Most of us probably do not keep our homes in immaculate condition seven days a week. If you’re like me, picking up all of the clutter, recycling junk mail, and having every dish washed and put away isn’t always a priority. It becomes a priority if someone calls and says they’re on their way over. A long list of tasks I had convinced myself I didn’t have time to do are suddenly, almost miraculously accomplished within an hour. This is why Eugene Peterson writes, “Entering a person’s house unexpectedly, we are sometimes met with a barrage of apologies.”
I’ve encountered those apologies many times – often for mounds of laundry waiting to be folded, sometimes for a kitchen table that has to be cleared of the stuff of daily life before anyone can sit down to eat. If you were to visit my house unannounced today, I would feel compelled to apologize for the dirty dishes in the sink. But the explanation for this is not that so many of us are slobs. Our houses get messy, because we live in them.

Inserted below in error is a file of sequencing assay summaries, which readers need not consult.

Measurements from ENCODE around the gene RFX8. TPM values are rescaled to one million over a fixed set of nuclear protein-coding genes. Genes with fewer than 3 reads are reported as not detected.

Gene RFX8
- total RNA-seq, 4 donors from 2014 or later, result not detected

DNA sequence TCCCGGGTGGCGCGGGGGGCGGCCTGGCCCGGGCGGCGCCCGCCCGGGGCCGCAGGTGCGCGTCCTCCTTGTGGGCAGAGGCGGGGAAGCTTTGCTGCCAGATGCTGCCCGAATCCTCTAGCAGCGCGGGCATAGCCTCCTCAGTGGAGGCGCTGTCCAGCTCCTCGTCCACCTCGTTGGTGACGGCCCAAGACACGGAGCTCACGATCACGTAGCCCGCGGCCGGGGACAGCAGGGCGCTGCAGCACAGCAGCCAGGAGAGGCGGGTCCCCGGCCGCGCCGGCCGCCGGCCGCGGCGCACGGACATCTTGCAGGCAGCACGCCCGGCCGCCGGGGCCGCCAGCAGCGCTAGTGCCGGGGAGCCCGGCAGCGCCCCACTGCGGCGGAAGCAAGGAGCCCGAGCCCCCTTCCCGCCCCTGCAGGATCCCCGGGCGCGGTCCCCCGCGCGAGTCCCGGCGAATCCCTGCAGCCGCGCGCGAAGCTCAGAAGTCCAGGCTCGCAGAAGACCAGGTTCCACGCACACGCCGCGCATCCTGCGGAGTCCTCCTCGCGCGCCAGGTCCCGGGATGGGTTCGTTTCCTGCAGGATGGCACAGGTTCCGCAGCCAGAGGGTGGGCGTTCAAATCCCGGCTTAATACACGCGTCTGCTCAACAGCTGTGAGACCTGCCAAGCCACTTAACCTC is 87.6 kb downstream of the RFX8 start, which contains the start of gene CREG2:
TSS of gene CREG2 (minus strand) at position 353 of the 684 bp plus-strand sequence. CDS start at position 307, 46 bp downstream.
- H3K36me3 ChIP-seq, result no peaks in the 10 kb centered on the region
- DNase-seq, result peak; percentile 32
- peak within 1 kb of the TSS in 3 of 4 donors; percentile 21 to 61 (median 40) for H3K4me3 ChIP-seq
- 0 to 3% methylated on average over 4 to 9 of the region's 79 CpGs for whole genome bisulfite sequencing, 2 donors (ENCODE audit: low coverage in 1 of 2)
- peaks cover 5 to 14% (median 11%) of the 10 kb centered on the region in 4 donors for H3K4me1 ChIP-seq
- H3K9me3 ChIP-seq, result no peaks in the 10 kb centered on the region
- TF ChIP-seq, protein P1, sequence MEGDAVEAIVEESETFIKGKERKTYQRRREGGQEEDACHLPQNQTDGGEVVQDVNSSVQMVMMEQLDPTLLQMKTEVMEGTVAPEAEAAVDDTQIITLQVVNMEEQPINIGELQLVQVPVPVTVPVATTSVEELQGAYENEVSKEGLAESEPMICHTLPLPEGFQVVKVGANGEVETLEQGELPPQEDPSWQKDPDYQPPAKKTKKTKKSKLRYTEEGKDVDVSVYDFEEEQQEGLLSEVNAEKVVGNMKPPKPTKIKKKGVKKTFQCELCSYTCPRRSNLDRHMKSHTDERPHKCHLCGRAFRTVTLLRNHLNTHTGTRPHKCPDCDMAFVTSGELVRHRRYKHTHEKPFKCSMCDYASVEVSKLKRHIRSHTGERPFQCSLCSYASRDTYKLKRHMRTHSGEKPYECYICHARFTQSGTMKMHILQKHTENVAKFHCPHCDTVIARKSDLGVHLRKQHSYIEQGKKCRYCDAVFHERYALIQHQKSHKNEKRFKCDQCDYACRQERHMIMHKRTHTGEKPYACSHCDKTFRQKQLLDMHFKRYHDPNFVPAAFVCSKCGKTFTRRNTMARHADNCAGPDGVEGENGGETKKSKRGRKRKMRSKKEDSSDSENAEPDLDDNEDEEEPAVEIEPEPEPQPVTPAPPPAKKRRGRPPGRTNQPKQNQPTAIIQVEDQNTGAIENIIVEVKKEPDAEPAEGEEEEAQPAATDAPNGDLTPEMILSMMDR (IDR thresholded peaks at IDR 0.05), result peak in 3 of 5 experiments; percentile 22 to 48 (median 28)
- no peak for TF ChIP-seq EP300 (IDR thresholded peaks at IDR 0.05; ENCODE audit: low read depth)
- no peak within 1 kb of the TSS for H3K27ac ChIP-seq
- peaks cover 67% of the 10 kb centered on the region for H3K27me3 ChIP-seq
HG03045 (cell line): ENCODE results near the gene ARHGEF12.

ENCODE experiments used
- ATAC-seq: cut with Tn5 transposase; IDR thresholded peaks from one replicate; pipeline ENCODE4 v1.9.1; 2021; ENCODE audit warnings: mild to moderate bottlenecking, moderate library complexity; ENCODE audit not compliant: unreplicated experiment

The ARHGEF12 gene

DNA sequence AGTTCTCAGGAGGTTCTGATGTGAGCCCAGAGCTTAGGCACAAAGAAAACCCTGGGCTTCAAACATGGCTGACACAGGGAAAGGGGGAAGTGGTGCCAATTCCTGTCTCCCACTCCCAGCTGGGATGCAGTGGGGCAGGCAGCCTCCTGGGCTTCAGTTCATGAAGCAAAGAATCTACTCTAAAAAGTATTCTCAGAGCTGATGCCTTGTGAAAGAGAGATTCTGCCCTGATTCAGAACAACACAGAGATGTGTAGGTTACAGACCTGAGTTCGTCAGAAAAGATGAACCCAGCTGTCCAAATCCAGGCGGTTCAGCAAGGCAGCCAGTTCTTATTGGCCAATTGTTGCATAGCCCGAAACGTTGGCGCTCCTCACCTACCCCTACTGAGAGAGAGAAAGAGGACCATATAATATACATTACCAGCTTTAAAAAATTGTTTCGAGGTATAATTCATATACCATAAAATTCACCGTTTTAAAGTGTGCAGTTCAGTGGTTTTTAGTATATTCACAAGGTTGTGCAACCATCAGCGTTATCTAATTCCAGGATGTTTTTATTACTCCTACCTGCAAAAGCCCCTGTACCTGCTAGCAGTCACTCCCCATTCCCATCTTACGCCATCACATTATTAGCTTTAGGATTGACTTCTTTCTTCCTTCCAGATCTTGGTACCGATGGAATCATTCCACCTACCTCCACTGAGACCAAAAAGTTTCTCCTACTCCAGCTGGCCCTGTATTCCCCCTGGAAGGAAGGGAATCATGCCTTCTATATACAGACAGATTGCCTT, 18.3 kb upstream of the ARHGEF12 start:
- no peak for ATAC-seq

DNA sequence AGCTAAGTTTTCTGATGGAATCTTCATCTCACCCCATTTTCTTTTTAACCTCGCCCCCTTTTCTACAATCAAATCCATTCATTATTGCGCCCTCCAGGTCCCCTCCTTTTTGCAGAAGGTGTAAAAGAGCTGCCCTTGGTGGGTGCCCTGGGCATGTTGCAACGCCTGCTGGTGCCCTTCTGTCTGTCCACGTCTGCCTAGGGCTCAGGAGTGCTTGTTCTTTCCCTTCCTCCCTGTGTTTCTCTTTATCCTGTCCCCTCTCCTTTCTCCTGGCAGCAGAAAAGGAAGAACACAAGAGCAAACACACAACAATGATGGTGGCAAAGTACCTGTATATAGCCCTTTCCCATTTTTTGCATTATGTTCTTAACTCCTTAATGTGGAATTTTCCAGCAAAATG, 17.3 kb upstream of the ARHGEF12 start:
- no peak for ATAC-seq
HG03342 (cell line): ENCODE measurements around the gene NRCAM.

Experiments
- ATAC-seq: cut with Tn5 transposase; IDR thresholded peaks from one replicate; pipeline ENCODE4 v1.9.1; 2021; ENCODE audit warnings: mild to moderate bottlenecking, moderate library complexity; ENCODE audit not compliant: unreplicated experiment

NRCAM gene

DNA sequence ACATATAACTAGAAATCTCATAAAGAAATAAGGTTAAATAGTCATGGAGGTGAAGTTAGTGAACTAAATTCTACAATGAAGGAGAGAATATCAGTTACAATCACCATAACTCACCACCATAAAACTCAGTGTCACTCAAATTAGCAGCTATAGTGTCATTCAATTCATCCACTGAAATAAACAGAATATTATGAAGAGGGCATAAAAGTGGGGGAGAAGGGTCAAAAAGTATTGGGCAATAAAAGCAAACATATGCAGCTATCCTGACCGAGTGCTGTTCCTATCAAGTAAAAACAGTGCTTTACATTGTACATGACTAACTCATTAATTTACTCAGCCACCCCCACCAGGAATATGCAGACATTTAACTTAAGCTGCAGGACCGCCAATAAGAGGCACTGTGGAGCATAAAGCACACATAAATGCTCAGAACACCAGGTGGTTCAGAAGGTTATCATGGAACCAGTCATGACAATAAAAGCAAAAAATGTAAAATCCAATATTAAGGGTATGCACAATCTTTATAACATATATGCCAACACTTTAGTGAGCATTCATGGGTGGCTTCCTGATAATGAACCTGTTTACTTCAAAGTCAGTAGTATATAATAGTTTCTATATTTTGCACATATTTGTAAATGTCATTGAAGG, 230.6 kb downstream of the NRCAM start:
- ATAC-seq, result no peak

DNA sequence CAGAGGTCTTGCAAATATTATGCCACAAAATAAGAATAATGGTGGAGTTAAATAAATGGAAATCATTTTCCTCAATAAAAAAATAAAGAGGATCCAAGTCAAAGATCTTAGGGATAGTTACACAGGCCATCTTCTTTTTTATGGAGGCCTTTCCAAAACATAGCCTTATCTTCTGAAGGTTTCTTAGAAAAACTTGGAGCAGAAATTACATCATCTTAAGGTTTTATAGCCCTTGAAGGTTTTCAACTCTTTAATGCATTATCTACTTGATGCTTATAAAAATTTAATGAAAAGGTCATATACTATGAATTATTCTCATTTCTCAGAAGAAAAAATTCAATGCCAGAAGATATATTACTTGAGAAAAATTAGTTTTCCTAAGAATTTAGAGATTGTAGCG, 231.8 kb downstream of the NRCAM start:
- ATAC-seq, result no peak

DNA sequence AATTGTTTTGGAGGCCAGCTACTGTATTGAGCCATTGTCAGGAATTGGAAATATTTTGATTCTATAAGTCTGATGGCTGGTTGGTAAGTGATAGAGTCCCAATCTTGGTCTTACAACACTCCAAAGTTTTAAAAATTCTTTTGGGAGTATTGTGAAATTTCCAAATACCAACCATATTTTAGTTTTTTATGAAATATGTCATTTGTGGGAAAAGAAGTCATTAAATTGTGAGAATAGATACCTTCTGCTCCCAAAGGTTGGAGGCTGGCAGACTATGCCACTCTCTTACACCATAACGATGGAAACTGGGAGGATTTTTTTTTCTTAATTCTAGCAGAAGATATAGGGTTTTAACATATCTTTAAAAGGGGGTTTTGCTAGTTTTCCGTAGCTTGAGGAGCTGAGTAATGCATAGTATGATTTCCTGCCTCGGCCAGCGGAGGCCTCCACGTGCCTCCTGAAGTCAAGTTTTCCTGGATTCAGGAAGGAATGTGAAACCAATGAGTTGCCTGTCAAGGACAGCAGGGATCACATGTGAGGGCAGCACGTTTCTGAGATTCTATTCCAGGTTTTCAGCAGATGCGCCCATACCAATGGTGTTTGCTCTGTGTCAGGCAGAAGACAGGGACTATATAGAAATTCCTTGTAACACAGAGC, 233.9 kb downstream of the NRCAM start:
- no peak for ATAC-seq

Our often-messy, lived-in houses have something important to teach us about what it means to be the church together. Just like we wouldn’t expect a home to be spotless at any given moment we might drop in, we shouldn’t expect everything in the life of a congregation to be neat and ordered and never messy. Peterson says churches “are living rooms, and if the persons living in them are sinners, there are going to be clothes scattered about, handprints on the woodwork, and mud on the carpet.”
It always seems a little silly to me when people apologize for the appearance of their homes. Our homes are the center of our lives, and life is messy. It’s probably just as silly to think churches ought to meet whatever standard of perfection we have in our minds for them. If a congregation was never messy in any way, we would be right to wonder if anyone really lived there.
– Ryan Bailey, director of faith formation